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Special Report Roundtable - August 16

FOX News Special Report With Brit Hume


REP. ED MARKEY (D), MASSACHUSETTS: Today's incident is once again a reminder that the TSA now allows four-inch scissors aboard planes, it allows for cargo into the cargo hold of passenger planes. We once again reawake to the reality that the Bush administration has turned a blind eye to very real security threats, even though in this incident today, here in Boston, it turned out to be a false alarm.


HUME: False alarm or not, Ed Markey held a news conference at Reagan Airport in Washington and then when something happened in Boston he got on a plane and then went on up there and held another one up there. And his point was that both in the area of port security and in the area of air cargo security, the Bush administration is not doing enough. Obviously this is all continuing fallout from the incident overseas and this attempt to fly stuff into the United States to kill people on the way here.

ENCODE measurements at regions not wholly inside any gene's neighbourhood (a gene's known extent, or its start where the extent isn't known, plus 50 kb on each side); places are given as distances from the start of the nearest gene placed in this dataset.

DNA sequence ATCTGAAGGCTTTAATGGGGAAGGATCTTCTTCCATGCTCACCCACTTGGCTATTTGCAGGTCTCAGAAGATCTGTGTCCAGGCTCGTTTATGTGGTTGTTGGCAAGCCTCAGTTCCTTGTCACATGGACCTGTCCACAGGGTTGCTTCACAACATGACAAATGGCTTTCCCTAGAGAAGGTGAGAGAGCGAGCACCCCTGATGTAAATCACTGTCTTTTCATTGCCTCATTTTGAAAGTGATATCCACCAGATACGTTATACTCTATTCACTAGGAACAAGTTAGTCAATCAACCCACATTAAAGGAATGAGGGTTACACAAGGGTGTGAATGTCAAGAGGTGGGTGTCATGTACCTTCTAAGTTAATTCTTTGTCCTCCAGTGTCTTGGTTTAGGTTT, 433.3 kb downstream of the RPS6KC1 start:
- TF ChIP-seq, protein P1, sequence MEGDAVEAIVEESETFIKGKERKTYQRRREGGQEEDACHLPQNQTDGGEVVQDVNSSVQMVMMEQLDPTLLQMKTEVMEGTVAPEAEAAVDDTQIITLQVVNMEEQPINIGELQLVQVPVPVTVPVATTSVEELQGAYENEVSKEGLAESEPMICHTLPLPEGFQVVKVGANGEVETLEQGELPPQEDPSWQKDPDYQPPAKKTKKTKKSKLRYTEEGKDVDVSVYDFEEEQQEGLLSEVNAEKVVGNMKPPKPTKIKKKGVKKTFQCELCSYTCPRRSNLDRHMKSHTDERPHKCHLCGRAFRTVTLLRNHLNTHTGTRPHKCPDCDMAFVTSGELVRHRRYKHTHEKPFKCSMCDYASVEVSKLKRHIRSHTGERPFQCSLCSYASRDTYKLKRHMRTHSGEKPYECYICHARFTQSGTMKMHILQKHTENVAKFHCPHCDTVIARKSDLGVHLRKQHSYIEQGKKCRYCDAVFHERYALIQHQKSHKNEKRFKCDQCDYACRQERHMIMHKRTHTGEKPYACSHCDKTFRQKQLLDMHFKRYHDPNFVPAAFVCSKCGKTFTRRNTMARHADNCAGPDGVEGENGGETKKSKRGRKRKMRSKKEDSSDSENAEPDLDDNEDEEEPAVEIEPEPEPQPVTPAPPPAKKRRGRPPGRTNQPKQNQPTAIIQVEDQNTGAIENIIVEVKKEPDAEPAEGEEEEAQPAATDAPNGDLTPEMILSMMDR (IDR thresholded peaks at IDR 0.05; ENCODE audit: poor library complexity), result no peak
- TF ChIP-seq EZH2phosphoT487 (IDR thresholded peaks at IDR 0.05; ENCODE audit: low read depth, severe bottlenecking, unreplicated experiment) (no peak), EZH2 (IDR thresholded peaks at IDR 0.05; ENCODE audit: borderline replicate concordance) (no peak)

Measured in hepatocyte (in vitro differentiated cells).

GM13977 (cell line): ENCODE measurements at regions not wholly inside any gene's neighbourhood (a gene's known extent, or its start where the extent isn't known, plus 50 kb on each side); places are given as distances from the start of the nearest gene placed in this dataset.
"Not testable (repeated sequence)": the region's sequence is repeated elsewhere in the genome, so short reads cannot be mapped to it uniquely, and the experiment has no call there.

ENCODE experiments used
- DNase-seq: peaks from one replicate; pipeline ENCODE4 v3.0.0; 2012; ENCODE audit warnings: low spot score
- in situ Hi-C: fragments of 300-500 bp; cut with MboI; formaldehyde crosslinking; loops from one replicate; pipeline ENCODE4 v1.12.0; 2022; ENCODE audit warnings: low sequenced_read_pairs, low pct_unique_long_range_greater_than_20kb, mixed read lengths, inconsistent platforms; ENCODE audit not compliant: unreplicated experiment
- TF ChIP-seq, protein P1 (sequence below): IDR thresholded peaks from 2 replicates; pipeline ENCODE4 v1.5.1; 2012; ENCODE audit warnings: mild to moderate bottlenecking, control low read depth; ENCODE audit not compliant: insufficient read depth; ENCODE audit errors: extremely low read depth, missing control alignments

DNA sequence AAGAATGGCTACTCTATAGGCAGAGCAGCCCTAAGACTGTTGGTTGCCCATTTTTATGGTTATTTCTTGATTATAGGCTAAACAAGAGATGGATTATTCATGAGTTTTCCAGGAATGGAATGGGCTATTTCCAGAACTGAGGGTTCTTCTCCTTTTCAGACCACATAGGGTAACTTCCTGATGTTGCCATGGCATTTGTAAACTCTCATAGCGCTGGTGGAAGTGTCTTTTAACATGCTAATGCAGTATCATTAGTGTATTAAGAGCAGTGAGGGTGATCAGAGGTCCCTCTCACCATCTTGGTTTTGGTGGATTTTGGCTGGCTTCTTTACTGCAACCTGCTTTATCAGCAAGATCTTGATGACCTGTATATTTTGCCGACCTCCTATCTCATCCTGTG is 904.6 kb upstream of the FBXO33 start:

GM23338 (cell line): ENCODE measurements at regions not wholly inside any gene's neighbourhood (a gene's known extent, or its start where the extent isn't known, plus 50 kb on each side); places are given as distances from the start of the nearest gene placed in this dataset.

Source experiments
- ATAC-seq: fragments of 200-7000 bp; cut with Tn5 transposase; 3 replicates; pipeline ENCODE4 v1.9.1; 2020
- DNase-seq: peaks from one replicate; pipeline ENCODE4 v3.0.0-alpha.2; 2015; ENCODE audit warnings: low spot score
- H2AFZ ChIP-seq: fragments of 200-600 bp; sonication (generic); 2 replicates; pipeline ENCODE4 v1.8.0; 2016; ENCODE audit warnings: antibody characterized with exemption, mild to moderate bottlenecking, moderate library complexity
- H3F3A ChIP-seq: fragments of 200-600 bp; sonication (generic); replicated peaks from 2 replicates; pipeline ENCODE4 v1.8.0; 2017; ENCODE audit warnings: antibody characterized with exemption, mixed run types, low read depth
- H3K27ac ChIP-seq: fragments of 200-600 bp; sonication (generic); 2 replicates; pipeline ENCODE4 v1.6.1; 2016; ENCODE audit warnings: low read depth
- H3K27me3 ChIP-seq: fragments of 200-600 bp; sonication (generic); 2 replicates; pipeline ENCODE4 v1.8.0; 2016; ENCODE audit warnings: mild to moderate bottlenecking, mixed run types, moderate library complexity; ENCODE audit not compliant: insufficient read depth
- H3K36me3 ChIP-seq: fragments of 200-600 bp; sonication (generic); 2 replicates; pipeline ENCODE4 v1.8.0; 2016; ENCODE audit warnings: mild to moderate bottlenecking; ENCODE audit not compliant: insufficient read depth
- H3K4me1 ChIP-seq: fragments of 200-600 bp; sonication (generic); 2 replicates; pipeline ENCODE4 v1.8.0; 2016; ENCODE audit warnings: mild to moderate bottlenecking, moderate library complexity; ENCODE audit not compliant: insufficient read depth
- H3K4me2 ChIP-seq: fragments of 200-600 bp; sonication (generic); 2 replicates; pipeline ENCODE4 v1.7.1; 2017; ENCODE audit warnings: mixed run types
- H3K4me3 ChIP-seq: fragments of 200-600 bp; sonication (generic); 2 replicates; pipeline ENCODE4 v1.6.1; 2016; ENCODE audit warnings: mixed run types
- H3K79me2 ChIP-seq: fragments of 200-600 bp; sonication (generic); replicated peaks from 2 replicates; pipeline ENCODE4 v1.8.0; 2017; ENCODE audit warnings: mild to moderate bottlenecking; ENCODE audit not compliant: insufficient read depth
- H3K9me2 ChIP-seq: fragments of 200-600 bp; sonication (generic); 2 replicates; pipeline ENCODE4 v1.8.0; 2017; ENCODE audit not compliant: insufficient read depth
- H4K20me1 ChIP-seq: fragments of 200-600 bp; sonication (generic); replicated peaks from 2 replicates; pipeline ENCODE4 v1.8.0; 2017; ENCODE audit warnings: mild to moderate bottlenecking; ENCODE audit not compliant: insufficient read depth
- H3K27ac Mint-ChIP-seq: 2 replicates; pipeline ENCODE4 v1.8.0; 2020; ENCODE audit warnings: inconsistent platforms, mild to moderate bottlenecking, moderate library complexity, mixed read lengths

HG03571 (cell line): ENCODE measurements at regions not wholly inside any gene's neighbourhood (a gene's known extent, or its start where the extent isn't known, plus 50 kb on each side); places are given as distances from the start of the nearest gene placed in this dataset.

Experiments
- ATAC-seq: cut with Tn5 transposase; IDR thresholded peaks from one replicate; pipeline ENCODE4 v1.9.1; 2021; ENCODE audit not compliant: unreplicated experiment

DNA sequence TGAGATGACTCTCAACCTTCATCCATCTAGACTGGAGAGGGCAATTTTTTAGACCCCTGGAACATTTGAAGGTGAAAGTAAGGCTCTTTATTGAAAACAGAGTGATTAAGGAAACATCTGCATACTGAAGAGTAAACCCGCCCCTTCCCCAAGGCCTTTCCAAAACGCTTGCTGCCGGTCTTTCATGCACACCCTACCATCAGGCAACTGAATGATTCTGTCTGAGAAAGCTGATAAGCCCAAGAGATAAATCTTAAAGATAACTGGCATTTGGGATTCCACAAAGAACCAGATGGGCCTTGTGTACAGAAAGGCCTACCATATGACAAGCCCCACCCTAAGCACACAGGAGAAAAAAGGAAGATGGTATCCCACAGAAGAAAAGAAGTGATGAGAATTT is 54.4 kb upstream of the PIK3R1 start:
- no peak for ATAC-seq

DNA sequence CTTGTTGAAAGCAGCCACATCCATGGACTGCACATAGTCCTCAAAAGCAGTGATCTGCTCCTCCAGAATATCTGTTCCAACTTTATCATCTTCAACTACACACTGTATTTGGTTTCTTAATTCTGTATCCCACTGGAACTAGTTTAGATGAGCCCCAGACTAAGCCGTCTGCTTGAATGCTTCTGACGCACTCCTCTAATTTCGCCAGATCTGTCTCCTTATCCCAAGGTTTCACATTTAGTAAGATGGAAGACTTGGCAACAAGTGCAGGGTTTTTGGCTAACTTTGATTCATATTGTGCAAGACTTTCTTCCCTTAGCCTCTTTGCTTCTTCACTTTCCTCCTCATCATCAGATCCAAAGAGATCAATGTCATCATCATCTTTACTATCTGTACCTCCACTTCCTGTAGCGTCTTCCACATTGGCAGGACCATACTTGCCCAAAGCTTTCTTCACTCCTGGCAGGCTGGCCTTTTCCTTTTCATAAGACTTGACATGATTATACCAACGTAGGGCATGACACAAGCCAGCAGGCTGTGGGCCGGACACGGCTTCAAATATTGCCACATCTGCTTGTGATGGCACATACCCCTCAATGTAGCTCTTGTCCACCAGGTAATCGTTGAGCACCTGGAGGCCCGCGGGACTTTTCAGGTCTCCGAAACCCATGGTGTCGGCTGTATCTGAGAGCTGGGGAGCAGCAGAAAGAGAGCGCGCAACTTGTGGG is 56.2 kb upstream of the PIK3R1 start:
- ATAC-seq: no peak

Some analytical observations now from Fred Barnes, executive editor of the "Weekly Standard"; Mort Kondracke executive editor of "Roll Call"; Nina Easton, Washington bureau chief of "Fortune" magazine, FOX NEWS contributors all.

Well, what about this issue as a political matter? Obviously it was a hell of a big story when that terrorist attack was foiled. There was some speculation, I suppose, that it would work to the benefit of the Republicans. Congressman Markey seems to think the issue can be made to work otherwise. What about it -- Nina.

NINA EASTON, "FORTUNE" MAGAZINE: Well, Congressman Markey has been making this case for years since 9/11. He's been making the case particularly in the case of cargo, 2002, 2004. The difference now is that there's an environment for this to stick, this question of whether the administration is really protecting us. What's happened since 2004, we've seen Katrina, people don't feel like the federal government is equipped to protect them in an emergency. They've seen failures in Iraq, the Democrats have jumped on this.


Well, the because the Democrats have jumped on this and said, OK, this administration's incompetent, it's negligent, it's not on duty. And if you look at the polls, if you go back to 2002, the administration was like 20 points up over the Democrats on whether -- on who do you trust to protect you? Now they've lost that. That's slipping. They haven't lost it all the way, but it's slipping. They only enjoy a five percent advantage. It's the one thing that people still trust Republicans more than Democrats, but that advantage is slipping away.